Words and Spiritual Energy

I love object lessons that help me reflect about my prayer life. I’ve been reading a book about energy technology, electric power delivery, and smart homes (Seyi Fabode, Advancing Technologies & The Utility Industry, Amazon Digital Services, LLC, 2017). Three items really stood out in connection with prayer and the spiritual power of our words, good and bad.

The author talks about an augmented reality device that allows a person to “see” the effects of energy use (Loc 914-920). For example, if I’m watching a movie at home, this device would allow me to visually see the energy resources that make this activity possible. The idea is that this visual understanding might help me become more aware of the need for conservation.

This made me wonder what it would be like if we had an augmented reality device that allowed us to “see” the effects of our words, thoughts, and prayers. Proverbs 18:21 reminds us that our words can bless or harm. What if we could see that with our eyes? In fact, we can ask God to give us His eyes to see this. And by staying in His presence throughout the day, we can cultivate an awareness of how our words and even our thoughts affect those around us.

The author also describes sensors in the home that can capture and store energy from movement, such as the closing of a door (Loc 807). Later, this stored-up energy becomes available for use in the home. This made me wonder how much energy the slamming of a door in anger or frustration would create. Even more importantly, how much spiritual energy is absorbed into the atmosphere when we slam a door out of anger? How much of that do we create and absorb – and leave where others can absorb, like our kids and any other child that visits our home?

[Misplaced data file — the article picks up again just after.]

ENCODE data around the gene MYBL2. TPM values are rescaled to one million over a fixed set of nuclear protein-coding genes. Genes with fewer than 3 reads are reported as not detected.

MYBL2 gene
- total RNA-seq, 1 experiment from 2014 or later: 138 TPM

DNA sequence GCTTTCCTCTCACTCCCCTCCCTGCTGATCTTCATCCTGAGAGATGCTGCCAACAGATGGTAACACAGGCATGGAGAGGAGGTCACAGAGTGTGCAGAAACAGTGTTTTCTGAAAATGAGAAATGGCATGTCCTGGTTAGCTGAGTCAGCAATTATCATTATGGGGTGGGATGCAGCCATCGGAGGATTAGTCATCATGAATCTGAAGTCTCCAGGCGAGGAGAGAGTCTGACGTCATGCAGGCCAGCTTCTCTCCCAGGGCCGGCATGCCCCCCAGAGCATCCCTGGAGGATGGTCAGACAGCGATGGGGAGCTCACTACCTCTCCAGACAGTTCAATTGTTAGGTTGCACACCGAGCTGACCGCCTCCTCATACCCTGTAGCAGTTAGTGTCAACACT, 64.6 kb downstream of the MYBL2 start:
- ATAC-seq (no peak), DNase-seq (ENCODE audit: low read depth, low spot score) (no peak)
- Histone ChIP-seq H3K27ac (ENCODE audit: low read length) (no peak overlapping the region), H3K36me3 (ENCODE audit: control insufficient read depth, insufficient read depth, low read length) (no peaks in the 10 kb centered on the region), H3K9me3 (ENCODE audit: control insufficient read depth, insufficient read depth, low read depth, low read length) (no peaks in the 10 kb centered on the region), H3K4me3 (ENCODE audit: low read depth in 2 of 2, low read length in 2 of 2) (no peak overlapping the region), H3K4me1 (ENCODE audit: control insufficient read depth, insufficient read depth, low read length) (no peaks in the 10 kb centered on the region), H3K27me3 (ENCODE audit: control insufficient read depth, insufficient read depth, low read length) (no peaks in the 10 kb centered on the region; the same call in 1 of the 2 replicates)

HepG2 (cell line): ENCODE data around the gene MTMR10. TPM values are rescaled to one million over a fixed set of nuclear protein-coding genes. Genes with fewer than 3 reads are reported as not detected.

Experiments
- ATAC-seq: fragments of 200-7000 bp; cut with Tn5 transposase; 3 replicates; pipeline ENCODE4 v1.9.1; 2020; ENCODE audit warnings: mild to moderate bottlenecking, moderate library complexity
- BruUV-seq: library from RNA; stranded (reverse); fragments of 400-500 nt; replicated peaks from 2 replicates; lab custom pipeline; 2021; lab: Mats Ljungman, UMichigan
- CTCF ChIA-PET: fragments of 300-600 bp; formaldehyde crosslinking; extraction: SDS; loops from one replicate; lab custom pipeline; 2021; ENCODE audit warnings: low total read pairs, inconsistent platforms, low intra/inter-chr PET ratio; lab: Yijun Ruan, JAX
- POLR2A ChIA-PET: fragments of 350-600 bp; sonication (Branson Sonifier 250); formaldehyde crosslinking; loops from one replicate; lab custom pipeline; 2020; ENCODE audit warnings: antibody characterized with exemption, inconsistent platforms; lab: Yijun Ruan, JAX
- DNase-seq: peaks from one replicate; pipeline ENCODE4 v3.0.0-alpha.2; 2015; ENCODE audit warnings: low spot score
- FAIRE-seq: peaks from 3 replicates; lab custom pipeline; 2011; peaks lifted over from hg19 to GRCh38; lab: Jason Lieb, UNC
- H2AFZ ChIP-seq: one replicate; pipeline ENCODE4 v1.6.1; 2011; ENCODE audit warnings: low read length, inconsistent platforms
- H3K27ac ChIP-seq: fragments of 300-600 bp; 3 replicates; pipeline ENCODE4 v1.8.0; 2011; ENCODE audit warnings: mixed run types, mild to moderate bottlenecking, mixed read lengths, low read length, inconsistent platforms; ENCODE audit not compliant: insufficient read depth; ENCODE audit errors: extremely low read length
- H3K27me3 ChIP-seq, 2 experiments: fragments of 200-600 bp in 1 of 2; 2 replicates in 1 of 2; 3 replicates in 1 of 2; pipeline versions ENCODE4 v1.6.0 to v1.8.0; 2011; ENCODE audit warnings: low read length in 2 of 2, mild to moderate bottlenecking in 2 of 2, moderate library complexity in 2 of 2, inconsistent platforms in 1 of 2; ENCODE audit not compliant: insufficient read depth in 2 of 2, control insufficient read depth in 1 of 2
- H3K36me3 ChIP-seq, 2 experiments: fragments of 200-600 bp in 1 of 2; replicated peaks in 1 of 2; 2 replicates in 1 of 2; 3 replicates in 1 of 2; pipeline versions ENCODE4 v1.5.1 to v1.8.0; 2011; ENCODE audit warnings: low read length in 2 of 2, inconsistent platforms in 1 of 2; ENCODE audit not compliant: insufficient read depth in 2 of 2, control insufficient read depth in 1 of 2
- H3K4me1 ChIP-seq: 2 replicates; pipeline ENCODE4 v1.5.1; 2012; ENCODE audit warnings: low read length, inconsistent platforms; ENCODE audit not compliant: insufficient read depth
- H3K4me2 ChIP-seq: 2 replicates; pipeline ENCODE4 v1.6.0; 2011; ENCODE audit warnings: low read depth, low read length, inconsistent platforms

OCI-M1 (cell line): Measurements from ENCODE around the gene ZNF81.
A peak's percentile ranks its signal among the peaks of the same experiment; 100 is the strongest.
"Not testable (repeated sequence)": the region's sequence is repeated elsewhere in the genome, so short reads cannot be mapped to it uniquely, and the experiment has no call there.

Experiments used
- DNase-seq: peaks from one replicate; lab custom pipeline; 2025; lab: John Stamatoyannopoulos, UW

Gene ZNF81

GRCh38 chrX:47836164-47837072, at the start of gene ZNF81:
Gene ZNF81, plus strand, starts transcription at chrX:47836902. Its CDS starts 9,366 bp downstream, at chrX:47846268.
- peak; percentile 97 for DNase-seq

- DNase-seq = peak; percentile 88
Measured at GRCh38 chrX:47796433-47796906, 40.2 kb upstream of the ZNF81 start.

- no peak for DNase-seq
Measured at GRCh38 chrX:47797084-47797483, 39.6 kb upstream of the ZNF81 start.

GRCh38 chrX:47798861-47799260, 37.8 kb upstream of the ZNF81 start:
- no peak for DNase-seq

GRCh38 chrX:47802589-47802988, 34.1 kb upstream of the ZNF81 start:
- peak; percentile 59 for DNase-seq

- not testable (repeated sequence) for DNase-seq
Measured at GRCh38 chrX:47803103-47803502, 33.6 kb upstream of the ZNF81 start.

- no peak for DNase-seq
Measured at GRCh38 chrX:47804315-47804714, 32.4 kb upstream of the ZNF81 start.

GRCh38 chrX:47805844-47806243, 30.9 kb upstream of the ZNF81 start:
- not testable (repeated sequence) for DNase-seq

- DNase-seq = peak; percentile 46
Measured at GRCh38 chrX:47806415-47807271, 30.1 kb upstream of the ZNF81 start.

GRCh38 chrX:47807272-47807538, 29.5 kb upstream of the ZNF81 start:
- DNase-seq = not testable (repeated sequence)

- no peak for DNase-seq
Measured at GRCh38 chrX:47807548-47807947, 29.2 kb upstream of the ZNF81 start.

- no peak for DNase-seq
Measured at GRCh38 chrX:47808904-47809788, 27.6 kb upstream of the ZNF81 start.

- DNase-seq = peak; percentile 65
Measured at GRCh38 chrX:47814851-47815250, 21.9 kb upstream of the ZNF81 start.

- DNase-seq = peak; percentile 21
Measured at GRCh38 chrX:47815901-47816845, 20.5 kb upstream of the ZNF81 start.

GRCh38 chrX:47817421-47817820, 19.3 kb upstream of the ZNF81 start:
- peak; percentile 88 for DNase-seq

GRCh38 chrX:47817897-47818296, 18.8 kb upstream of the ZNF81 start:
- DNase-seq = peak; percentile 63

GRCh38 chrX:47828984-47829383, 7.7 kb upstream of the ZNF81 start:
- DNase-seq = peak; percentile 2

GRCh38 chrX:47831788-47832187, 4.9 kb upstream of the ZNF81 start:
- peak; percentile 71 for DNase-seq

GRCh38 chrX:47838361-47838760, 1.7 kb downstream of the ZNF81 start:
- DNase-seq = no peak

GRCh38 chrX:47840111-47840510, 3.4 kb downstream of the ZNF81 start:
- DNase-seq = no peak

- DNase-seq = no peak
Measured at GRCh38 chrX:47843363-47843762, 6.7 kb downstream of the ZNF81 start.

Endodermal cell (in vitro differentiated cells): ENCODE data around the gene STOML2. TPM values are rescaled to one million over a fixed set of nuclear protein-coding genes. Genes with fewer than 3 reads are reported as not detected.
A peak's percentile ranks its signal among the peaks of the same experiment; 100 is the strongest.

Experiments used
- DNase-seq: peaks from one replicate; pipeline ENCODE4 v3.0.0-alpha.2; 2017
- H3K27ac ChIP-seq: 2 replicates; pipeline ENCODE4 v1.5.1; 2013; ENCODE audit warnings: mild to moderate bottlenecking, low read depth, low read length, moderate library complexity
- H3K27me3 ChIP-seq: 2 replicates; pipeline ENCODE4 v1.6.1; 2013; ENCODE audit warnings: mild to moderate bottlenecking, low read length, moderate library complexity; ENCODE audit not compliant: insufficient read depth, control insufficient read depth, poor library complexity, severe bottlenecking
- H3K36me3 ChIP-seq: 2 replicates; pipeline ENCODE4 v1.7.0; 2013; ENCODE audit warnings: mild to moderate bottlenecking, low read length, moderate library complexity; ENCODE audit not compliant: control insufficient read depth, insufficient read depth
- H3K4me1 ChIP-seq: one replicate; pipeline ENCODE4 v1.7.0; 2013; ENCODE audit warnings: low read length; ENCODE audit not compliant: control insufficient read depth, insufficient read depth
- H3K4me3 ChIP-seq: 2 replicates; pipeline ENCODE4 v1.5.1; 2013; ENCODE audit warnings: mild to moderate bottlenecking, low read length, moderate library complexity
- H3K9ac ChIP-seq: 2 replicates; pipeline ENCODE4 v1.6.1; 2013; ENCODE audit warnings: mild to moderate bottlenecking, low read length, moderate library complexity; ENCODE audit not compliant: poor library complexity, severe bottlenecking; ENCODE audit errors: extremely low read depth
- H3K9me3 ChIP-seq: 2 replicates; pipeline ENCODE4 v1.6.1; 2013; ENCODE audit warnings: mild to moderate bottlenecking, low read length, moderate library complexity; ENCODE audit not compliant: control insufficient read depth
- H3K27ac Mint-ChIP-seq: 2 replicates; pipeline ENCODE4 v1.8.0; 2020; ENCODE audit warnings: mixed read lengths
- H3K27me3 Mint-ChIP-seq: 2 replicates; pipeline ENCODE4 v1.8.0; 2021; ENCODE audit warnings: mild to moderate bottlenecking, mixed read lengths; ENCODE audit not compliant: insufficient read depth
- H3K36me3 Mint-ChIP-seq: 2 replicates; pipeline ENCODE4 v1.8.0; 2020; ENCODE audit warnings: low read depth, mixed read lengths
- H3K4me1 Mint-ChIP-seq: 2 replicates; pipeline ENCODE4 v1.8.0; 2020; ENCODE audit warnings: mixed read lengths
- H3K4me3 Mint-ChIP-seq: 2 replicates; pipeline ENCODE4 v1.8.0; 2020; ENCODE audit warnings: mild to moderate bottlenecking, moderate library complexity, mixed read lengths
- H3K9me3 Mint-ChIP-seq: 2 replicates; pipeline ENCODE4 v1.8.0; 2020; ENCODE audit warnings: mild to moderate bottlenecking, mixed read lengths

We all get upset at times. I hairline-fractured my wrist knocking my hand against a wall in frustration. We’re human and God understands. But after we settle down and find our balance again, it might be a good idea to repent and ask God to cleanse the atmosphere. We have a bigger impact on our atmosphere than we think – which is good news when we carry God’s peace.

In this book, the author also discusses the increasing use of robots for customer support centers. He comments on how a bigger customer support role for robots would spare human customer service reps from being yelled at all day long (Loc 953).

Wouldn’t it be nice to know that when we get upset with a customer service rep (it happens), that this anger is not being heaped on a real person who will take all that angst home at the end of the day? Better yet, even when we are talking to a robot, we can become more mindful of our rising anger, take a step back, and reorient ourselves to God’s presence – maybe not so much for the robot’s sake, but at least for our sake and for those around us.

Meanwhile, let’s keep customer service reps in our prayers. They have a hard job. Not all of them know to put the cross between themselves and others at the beginning of the day, or to pray cleansing at the day’s end. Pray for God to protect and heal them of harsh words spoken and to help them stay in peace.

It’s also good for us to pray that God will guard our hearts and tongues the next time any of us makes a customer service call. By the way, I usually try and ask God ahead of time to get me to the right person (which, believe it or not, often involves disconnections and dropped calls). Not only does that put the conversation in His hands but it also allows a cooling off time as this prayer is spoken.

How about you? What are the practices or habits that help you stay in God’s peace throughout the day? How do you remember to take your thoughts captive to Christ? (2 Corinthians 10:5)